(1940-July 1, 2003)
NORTH End: Stop sign, D22/Old US 20, Raymond, Black Hawk County
Facing north on 297 (5/20/03)
Highway 297 is a spur that for most of its life came south from US 20, but after completion of the freeway went from one county road to another, intersecting 20 in between. Despite being around for a long time, it is actually the second incarnation of the number; looking through old 1930s maps I found a first version created to serve Alexander at the same time surrounding numbers were commissioned.
Facing north on 297 (6/3/14)
Large white-background panels like this were placed at intersections along old 20 when construction along I-380 in 2012 occasionally shut down the freeway.
Facing north on 297 (1/9/02, still there in 2014)
Facing east on 297 (6/3/14)
Just left of center in this picture is the bracket that held the signs below. The LGS is county-made.
Facing east on D22 (1/9/02)
Driving on D22, you can tell it was once a major thoroughfare. For instance, here we have a short portion of divided highway. D22 - old 20 - is also divided on the east side of Waterloo. The middle of the bracket held US 20 shields, as for a short time the freeway ended at the interchange to the south. The Waterloo Courier once spoke of being able to just see the glimmer of freeway on the outskirts of the city. (Or something like that. Waterloo was ecstatic to get its interstate.)
Facing west on D22 (5/20/03)
There is no signage for D22 beyond this intersection; it is just treated as a paved, unmarked road, with the trappings of a "used to be" route. It's possible that the pieces in Black Hawk County east and west of here were decommissioned at different times.
This is part of the second routing of US 20 in Black Hawk County; the first came in to Waterloo on what is now IA 281 and Independence Avenue. The original extent of 297 was into downtown Waterloo on Lafayette Road until the late 1950s, when a new US 20 was constructed from downtown Waterloo to Jesup, and the north end was moved here.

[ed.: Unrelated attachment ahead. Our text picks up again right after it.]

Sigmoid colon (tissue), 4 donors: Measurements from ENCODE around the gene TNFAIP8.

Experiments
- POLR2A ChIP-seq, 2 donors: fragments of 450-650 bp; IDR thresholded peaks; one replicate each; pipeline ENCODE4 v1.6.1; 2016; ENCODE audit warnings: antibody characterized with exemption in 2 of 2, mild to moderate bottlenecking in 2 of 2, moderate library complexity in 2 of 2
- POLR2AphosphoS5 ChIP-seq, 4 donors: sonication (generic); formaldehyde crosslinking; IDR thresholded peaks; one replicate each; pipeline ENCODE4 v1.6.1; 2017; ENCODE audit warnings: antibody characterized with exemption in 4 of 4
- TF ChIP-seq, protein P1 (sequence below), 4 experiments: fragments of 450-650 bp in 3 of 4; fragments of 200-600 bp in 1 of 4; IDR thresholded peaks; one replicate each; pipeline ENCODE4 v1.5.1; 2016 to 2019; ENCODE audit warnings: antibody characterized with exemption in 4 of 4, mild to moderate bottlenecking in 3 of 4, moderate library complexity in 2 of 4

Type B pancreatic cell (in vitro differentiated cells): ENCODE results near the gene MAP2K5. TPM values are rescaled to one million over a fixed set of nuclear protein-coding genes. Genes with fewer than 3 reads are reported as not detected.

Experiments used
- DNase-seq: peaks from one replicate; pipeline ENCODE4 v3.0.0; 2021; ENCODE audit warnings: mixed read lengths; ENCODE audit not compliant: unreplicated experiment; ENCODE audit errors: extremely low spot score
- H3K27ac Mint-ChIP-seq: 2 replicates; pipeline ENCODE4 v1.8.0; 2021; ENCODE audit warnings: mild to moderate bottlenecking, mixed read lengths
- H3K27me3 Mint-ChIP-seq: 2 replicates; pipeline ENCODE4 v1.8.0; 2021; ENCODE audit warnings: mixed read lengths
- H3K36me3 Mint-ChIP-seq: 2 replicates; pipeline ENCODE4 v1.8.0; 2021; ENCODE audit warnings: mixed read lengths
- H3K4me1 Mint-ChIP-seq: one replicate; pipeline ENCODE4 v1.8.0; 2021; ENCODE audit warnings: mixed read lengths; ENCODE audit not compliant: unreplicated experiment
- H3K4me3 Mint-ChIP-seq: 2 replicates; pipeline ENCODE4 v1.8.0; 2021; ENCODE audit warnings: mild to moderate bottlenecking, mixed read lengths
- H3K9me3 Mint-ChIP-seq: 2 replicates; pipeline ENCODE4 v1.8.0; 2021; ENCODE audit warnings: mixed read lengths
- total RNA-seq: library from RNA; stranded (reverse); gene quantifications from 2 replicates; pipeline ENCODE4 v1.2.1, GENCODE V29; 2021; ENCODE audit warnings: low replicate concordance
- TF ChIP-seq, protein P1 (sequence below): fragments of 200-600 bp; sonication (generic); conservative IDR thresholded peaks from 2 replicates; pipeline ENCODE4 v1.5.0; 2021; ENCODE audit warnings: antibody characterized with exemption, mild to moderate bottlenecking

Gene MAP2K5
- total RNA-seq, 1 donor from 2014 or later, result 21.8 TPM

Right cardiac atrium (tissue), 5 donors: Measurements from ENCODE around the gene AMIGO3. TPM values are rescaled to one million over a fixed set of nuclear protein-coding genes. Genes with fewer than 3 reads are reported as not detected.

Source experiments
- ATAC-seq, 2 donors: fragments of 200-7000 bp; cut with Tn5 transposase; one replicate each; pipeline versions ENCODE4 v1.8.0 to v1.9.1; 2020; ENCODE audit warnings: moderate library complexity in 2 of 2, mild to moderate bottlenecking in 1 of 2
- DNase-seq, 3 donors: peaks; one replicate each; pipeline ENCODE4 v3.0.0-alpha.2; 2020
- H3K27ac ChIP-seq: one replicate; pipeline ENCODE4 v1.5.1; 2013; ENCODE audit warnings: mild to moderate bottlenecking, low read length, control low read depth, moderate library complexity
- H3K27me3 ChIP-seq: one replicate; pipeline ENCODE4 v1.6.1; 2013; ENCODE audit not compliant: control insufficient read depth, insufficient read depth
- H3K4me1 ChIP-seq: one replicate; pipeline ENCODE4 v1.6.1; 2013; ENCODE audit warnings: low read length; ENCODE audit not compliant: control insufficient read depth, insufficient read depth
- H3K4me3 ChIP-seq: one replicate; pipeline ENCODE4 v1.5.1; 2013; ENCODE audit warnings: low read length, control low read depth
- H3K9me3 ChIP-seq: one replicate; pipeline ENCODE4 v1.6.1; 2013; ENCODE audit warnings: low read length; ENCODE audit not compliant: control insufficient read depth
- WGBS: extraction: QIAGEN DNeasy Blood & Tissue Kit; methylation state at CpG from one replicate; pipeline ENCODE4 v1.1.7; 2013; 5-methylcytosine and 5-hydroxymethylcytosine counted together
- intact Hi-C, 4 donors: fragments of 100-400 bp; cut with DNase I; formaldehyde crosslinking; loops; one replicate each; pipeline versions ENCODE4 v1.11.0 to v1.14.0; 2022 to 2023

Facing west on D22 (6/3/14)
Facing south on 297 (5/20/03)
If you're in Black Hawk County, there's a "To I-380" sign near you, although quite a few have disappeared/been replaced with panels.
Surrounding area information: I-380 Exit 66
Facing north on 297 (1/9/02)
Since 1984, 297 has intersected 20 in about its middle. With the addition of the IA 27 signs, I thought that with the angles of the two side poles there was a nice symmetry going on (except the right 380 could be on the outside).
Facing west on 20 (5/20/03)
There is an additional BGS before the last one westbound; the ramp from 380 NB to the east-west freeway becomes an Exit Only ramp. This is the northernmost of four highways that intersected I-380 involved in the Second Great Decommissioning.
SOUTH End: Intersection, D38/14th Ave., Gilbertville, Black Hawk County
In Gilbertville, 297 changes course and heads east for a short time. In addition, there is some interesting signage going on. Working south to north (all photos 1/9/02):
Facing east on D38
1) This sign is probably a relic from the pre-freeway days, given the distance to 20 (see LGS at bottom); I believe the back confirmed it. Eastbound traffic will find it shorter to use Third and First streets (see above) to reach 297 instead of going east.
Facing east on D22
2) Someone sure is being helpful. This is Fifth Street. Although there is no signing besides this, D38 turns south here for a bit but 297 goes north.
Facing south on 297 (probably)
3) Wait a second... East D38 goes in two directions at once? Strange. Notice the state/US highway-style directional auxiliary sign and the unconventional/strange arrow underneath. Also notice that the four lanes of Fifth Street go down to two.
Facing north on 297
4) The only indication of 297 on Fifth Street is this sign telling you it's going off Fifth Street. This is four blocks from the above picture.
5) Notice the 297 signs on both ends of the picture; the left one is slightly hidden.
Facing north on 297
6) It's only a quarter of a mile after turning west that 297 goes north again. This LGS is at the city limits, about .7 mile north of the previous LGS. So how did the distance to 20 shrink to 2 miles that fast? Well, originally, it was 4 miles from the sign in #1 to 20. Here, it was 3 miles. You might be able to make out that the "2" is on green that is pasted over something. My guess is that the sign originally said 3 miles to both destinations. PS: The fonts for the 2 and 0 in the 20 shield don't match.
Last seen: 2003
All pictures by me: First, fourth, fifth, and seventh, 5/20/03; second, third, sixth, eighth-thirteenth, 1/9/02
Page created 3/9/02; last updated 1/17/15